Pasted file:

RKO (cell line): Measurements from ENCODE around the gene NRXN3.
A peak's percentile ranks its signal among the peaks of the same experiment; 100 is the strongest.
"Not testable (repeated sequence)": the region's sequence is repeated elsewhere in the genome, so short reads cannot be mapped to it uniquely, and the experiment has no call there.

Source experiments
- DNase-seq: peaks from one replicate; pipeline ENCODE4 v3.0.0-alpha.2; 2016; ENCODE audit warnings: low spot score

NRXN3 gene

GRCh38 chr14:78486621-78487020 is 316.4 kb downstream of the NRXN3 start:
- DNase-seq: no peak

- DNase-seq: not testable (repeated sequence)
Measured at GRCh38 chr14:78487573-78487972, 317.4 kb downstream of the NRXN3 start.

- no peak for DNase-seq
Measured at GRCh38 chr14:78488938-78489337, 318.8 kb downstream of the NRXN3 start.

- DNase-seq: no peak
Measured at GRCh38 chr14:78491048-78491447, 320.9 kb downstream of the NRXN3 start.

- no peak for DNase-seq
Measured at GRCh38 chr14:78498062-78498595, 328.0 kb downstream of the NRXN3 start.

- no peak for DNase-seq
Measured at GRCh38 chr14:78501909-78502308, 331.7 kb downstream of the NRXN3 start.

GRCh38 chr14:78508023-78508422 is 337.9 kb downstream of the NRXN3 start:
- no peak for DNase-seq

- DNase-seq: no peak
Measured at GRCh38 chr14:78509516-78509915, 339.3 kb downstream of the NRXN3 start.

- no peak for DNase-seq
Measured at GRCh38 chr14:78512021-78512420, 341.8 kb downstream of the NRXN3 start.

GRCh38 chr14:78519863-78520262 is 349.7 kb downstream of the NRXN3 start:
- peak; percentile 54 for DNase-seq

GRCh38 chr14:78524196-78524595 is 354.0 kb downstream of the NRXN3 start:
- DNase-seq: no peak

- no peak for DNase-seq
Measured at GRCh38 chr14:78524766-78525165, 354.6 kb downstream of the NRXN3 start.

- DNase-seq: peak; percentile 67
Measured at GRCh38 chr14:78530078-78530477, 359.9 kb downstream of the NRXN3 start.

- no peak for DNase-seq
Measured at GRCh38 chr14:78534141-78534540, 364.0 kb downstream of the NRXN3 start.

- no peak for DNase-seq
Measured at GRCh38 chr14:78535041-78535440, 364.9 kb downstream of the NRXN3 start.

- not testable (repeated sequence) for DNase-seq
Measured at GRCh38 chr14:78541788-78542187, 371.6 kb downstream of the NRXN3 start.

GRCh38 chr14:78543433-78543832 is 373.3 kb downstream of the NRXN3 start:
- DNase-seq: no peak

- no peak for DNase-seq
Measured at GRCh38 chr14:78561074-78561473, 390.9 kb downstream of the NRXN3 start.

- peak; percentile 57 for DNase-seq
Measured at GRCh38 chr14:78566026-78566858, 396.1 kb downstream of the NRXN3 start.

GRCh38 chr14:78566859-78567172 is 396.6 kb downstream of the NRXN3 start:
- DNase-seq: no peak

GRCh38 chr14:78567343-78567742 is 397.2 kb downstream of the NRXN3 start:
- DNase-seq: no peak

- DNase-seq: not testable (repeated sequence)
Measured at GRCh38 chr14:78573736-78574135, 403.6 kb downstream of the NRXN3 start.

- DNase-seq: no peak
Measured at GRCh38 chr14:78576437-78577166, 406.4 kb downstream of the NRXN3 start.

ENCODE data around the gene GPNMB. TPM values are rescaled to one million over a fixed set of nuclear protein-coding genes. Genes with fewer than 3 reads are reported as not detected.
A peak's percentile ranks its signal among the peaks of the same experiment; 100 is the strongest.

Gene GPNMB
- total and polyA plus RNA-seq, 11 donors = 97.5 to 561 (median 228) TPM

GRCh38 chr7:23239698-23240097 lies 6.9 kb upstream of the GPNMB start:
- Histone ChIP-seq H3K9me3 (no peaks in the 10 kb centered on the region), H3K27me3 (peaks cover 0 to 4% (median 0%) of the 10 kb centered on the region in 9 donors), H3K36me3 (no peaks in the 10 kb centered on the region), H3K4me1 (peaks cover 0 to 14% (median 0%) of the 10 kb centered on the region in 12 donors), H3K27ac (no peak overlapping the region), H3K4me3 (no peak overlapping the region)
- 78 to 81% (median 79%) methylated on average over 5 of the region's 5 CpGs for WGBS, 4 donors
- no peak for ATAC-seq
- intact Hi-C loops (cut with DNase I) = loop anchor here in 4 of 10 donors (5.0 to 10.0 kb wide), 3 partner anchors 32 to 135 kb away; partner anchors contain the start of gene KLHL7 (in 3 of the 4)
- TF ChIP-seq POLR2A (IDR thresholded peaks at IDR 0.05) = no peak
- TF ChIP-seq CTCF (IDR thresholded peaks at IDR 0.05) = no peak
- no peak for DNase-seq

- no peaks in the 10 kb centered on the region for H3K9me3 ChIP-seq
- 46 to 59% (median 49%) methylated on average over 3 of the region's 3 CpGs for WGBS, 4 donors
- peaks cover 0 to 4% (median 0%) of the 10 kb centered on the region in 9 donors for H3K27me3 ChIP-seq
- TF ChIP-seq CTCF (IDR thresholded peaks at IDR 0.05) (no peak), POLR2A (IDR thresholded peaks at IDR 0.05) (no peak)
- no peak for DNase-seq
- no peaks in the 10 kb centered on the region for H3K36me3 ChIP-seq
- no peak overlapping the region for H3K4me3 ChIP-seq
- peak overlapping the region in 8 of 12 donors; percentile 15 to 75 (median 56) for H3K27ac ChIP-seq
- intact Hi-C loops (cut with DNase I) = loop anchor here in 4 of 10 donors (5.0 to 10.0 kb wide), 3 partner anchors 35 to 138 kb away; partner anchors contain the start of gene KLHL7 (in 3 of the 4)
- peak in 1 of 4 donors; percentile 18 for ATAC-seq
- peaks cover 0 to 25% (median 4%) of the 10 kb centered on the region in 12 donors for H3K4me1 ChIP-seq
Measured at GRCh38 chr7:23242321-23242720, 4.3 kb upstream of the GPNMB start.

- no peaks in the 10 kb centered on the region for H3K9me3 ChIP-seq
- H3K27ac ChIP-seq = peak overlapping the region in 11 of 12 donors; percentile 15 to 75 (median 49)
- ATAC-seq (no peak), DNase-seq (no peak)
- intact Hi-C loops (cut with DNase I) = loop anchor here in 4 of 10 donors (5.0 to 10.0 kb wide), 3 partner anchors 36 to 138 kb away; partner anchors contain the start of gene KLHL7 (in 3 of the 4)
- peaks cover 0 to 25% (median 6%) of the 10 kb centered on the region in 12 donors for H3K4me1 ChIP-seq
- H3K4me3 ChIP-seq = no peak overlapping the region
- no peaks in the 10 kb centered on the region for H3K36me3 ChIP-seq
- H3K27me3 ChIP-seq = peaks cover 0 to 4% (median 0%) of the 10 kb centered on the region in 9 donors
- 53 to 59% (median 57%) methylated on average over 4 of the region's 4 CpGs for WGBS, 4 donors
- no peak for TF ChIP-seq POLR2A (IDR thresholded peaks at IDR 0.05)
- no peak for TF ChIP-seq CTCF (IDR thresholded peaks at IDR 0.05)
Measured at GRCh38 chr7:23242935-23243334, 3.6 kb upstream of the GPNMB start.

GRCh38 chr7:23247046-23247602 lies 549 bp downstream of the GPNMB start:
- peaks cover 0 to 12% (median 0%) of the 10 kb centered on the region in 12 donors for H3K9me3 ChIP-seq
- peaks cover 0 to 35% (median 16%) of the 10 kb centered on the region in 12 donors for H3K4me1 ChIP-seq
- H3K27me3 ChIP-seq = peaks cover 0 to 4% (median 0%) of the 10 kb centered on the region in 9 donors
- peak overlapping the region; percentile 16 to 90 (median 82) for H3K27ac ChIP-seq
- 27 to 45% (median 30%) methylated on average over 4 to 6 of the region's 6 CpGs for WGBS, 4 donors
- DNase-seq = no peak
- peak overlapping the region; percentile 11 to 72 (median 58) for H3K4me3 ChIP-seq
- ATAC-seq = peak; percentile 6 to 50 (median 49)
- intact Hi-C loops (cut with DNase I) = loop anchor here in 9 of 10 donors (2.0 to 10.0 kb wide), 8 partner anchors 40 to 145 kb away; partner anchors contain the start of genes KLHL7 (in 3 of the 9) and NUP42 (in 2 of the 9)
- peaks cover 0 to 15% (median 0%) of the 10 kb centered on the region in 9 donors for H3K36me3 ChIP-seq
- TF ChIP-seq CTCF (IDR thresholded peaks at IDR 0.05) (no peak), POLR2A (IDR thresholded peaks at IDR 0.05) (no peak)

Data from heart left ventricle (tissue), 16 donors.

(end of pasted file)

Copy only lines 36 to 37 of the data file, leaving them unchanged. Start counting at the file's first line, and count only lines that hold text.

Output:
Measured at GRCh38 chr14:78535041-78535440, 364.9 kb downstream of the NRXN3 start.

- not testable (repeated sequence) for DNase-seq